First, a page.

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Employment Litigators as Peacemakers

By Tara Muller

Employment litigators see a broad range of legal disputes, from sexual harassment to discrimination to breach of contract. They valiantly fight for their clients, gain subject matter expertise, and ultimately become trusted advocates in the fight to achieve justice. But even more importantly? From the trenches, they gain invaluable insight into the inner workings of the office, plant, factory, or farm. They see it all—from shoddy workplace policy enforcement to nasty bosses to smoke break brawls. Can those zealous advocates use their unique, birds-eye view of conflict in the workplace to help out before suit is filed? Or will they just be peacemaking themselves out of a job?

Having observed workplace conflict as a litigator and mediator for nearly 20 years, I believe it is possible, and maybe even lucrative, for litigators to advocate for their clients outside the courtroom. As any employment mediator will tell you, most workplace conflict stems from improper risk avoidance techniques. Sure, some recent SCOTUS cases weaken collective bargaining and restrict certain types of lawsuits, but workplace anger nevertheless will continue to boil over until someone addresses the underlying hostility—today’s workers, often for good reason, feel oppressed, ignored, and powerless. Employment litigators empower both workers and employers by providing them a voice—but those litigators need not wait until suit is filed to get involved.

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Prepare (some) for Mediation

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By Paul T. Flick

Mediation is an alternative dispute resolution process used in lieu of formal procedures, where a neutral mediator attempts to help the parties come to a mutually acceptable agreement. The mediator can facilitate negotiations, review positions, exchange offers, point out the best and worst possible outcomes, etc. It is mostly an informal process, but typically follows a general pattern of holding an opening session where all parties and their lawyers are present and then holding separate caucuses.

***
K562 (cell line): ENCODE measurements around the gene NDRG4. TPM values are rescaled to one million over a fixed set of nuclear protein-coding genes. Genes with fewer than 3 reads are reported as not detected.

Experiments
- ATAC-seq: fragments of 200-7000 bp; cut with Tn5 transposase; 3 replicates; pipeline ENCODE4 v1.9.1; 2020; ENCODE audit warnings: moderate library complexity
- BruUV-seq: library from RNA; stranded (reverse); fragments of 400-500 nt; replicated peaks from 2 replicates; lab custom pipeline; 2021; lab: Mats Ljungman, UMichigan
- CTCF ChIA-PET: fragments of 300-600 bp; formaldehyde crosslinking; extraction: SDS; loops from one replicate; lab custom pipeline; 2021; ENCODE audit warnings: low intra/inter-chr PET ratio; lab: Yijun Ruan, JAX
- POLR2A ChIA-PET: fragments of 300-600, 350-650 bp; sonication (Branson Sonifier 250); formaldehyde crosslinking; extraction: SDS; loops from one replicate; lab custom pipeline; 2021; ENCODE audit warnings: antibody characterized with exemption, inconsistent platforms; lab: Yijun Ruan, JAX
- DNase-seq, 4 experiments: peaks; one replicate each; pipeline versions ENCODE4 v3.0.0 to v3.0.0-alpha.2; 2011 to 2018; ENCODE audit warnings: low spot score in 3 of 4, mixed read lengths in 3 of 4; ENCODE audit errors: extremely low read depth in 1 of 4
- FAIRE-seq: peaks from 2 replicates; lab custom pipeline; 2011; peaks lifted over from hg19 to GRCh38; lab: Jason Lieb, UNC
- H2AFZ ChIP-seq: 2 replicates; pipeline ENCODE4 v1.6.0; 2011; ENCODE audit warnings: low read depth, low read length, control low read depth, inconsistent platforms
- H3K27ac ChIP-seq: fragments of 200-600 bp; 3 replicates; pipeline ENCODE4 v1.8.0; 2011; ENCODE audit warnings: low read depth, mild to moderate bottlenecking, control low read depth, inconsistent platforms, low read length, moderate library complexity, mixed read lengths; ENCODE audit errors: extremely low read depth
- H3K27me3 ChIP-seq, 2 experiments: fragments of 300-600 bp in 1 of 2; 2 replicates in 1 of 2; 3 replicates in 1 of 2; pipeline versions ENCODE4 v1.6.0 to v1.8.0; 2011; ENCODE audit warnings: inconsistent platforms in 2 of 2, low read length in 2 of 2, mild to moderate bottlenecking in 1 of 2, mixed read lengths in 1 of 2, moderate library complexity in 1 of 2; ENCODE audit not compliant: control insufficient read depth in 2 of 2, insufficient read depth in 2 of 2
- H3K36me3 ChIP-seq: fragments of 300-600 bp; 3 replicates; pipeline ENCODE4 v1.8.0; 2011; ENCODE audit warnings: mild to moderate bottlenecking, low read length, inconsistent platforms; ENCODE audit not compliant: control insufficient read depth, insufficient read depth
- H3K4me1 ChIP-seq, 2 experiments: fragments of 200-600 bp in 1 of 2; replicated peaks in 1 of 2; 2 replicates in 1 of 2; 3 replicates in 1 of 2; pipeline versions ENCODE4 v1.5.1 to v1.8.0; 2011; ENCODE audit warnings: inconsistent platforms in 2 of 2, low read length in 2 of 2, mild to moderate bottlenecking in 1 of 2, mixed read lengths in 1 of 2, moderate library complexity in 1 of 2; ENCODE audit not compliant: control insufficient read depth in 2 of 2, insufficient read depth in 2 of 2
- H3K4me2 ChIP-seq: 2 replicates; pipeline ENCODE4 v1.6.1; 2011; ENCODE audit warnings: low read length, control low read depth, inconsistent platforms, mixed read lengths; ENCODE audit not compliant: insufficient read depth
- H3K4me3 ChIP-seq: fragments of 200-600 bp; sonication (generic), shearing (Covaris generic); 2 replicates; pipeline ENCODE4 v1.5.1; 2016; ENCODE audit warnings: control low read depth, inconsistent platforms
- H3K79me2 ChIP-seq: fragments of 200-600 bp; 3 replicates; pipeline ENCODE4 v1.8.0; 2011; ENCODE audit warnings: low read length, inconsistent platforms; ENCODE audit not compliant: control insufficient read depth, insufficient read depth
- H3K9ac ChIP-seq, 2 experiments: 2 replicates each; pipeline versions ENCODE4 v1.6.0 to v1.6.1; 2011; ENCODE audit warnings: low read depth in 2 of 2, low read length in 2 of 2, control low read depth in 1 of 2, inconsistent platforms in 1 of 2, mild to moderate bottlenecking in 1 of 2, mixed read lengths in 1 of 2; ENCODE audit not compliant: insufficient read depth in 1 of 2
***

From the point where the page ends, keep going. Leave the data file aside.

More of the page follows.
Lawyers should prepare for mediation ahead of time, but not overdo it. While all mediations are different and rely some on the style and skill of the mediator for a successful mediation, proper preparation by the lawyers for the parties sets the table for a successful, or unsuccessful, mediation.

So, in short, how should a lawyer prepare for mediation?

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What Is Collaborative Practice and What Does It Have To Do With the Practice Of Employment Law?

Woodward,DanaeBy Danae C. Woodward

Collaborative practice is a relatively new alternative dispute resolution process which has been adopted by family law practitioners throughout the United States and in many other countries. Collaborative law practice was developed in 1990 by a Minnesota family law attorney, Stuart Webb, who proposed this new dispute resolution practice to the Honorable A. M. Keith, Justice of the Minnesota Supreme Court. Webb believed that good lawyering, which he defined as “the analytical, reasoned ability to solve problems and generate creative alternatives and create a positive context for settlement” was often missing in early mediation. Webb sought to create a settlement climate replicating the way some of his cases had naturally settled:

We find ourselves in a conference with the opposing counsel, and perhaps the respective clients, where the dynamics were such that in a climate of positive energy, creative alternatives were presented. In that context, everyone contributed to a final settlement that satisfied all concerned—and everyone left the conference feeling high energy, good feelings and satisfaction. More than likely, the possibility for a change in the way the parties related to each other in the future may have greatly increased. As a result, the lawyers may also develop a degree of trust between them that might make future dealings more productive.

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